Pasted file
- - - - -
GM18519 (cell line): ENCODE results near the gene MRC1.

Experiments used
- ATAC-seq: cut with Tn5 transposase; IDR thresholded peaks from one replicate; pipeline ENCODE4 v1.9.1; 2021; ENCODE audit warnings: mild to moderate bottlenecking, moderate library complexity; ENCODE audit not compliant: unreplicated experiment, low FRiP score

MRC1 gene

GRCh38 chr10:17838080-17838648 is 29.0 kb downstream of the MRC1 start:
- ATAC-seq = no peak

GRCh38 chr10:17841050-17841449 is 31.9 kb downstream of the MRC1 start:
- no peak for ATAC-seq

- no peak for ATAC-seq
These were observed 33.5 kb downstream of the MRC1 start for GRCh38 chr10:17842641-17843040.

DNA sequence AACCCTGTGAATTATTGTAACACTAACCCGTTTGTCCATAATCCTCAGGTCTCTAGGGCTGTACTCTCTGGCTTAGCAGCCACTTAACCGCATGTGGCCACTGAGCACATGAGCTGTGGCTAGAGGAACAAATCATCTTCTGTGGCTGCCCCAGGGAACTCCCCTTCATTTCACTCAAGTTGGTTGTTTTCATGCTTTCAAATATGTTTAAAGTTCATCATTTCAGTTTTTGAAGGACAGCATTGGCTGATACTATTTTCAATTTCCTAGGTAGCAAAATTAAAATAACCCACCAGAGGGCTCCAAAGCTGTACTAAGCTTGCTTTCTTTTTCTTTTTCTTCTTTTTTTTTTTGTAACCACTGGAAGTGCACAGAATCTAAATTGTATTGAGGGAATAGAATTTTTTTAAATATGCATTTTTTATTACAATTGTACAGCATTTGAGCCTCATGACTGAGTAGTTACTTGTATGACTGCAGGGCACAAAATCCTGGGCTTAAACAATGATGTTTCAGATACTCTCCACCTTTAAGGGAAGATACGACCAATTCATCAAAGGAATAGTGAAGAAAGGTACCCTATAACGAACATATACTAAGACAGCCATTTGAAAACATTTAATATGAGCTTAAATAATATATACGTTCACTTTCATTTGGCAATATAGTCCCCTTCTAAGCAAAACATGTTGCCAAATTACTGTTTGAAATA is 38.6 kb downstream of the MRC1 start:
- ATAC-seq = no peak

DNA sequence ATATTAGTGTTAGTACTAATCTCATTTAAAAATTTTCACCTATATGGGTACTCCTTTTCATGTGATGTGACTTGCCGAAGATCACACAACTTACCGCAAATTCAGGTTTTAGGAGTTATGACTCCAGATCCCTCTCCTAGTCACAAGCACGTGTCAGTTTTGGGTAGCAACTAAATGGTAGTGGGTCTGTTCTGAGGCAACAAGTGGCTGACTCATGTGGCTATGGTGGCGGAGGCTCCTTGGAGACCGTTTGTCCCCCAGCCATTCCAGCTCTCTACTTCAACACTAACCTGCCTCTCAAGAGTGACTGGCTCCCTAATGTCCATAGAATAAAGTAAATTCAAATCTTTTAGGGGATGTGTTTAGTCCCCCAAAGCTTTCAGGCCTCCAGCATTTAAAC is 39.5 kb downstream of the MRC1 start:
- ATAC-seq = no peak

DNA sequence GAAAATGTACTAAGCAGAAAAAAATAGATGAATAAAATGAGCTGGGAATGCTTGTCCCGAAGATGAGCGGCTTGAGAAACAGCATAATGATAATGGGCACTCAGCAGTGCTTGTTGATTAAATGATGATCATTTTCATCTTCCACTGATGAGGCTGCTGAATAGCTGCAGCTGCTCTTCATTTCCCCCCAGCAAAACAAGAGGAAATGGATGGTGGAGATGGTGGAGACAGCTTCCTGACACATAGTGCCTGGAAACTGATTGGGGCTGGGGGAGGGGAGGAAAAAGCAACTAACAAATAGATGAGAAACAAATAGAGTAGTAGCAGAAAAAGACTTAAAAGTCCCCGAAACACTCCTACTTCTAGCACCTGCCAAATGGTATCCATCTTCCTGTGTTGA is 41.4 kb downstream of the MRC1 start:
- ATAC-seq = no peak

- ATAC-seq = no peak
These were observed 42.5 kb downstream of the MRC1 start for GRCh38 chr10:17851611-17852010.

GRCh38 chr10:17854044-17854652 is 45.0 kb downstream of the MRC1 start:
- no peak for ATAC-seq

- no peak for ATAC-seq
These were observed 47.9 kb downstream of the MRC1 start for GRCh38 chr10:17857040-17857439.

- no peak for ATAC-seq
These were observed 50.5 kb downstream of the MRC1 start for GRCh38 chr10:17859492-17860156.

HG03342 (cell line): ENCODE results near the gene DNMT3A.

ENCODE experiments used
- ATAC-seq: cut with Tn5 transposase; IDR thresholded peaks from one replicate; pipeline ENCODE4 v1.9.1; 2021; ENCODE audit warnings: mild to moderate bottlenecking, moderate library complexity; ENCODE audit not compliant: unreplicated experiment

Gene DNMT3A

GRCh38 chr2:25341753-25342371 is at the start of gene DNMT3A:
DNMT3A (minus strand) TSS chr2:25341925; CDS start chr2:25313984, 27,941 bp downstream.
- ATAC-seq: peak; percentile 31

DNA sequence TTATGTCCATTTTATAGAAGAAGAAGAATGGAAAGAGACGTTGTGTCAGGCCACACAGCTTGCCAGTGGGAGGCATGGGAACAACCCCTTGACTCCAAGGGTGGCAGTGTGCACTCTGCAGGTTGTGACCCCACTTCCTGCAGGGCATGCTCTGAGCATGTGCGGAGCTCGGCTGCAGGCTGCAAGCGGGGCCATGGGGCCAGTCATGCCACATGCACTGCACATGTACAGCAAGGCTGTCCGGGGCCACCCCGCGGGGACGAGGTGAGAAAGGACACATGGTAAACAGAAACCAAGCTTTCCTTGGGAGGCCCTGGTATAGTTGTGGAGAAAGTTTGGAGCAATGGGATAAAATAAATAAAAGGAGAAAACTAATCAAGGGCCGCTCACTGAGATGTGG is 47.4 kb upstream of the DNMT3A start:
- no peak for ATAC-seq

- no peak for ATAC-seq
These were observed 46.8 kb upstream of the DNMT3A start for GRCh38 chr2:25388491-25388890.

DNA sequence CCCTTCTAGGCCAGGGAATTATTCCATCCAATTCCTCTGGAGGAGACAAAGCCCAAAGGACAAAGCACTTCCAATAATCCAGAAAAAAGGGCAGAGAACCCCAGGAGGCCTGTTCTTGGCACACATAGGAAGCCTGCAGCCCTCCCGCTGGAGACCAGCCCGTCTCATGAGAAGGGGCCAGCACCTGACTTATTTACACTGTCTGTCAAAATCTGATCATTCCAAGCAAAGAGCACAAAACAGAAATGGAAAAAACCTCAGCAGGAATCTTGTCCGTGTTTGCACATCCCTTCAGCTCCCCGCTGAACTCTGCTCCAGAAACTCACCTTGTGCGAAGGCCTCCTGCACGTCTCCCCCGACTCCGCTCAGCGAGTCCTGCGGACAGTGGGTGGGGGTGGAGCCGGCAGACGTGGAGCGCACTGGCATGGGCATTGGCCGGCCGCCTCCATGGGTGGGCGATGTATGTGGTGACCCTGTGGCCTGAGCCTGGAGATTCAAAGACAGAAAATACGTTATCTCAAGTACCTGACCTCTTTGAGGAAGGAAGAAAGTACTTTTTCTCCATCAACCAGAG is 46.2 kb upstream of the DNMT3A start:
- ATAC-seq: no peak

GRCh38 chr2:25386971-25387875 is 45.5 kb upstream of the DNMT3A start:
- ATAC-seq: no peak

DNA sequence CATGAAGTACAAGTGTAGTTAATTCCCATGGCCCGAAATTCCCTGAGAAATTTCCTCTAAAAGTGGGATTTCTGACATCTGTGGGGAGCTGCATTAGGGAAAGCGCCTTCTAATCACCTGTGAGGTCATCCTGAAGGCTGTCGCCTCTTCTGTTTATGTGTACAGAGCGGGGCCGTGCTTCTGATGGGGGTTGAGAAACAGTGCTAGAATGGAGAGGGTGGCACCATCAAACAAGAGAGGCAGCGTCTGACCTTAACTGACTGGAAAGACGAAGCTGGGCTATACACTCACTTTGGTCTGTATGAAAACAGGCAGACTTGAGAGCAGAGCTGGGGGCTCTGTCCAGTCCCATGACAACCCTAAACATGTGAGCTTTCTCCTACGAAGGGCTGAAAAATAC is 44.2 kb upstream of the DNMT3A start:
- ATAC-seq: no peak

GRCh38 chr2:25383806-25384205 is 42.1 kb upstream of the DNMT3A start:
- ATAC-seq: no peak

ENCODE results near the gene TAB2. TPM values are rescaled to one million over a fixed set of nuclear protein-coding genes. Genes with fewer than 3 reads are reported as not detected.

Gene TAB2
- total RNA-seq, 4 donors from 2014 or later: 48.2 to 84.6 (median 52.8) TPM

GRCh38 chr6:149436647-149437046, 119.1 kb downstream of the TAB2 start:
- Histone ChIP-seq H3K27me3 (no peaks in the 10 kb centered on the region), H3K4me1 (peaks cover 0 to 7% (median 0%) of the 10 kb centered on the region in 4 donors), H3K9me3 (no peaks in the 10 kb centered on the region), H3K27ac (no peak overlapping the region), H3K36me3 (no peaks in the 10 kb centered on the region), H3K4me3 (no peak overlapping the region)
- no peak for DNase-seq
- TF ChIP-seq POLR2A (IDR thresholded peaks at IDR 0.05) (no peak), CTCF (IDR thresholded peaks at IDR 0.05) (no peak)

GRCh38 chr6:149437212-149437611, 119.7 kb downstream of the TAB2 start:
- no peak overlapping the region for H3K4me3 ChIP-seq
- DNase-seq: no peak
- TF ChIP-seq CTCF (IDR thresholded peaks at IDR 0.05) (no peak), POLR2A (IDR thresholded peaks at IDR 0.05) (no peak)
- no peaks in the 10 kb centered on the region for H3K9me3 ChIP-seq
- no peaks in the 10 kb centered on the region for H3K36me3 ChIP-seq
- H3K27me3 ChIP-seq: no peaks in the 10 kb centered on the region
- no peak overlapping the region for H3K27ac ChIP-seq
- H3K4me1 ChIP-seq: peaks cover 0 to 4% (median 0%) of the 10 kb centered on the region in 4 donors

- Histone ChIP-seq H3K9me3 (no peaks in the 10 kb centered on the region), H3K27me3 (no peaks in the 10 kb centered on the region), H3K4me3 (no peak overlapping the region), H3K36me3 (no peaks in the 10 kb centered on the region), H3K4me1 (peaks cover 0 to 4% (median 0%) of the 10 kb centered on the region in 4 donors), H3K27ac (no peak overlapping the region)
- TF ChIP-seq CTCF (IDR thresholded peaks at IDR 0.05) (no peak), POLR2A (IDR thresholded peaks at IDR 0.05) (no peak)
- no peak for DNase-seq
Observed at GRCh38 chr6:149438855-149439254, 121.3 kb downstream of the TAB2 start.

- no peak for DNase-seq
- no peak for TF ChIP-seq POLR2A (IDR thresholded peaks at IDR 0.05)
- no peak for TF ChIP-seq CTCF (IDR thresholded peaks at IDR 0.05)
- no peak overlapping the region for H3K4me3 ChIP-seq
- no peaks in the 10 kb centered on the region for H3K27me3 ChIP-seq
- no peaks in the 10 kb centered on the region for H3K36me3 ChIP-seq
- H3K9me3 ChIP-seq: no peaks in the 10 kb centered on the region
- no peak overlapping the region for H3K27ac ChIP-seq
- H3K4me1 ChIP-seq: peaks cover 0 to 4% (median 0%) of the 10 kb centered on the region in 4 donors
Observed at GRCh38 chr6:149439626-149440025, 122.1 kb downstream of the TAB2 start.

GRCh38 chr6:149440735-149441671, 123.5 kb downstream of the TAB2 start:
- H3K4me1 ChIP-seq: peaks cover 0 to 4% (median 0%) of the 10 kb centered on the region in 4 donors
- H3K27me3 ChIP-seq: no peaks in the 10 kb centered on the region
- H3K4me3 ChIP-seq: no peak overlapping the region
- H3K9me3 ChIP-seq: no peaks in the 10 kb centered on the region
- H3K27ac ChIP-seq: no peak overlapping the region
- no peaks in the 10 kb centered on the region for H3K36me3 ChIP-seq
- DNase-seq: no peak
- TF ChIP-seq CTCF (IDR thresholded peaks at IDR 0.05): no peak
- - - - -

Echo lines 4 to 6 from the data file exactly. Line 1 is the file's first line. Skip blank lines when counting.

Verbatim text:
MRC1 gene

GRCh38 chr10:17838080-17838648 is 29.0 kb downstream of the MRC1 start:
- ATAC-seq = no peak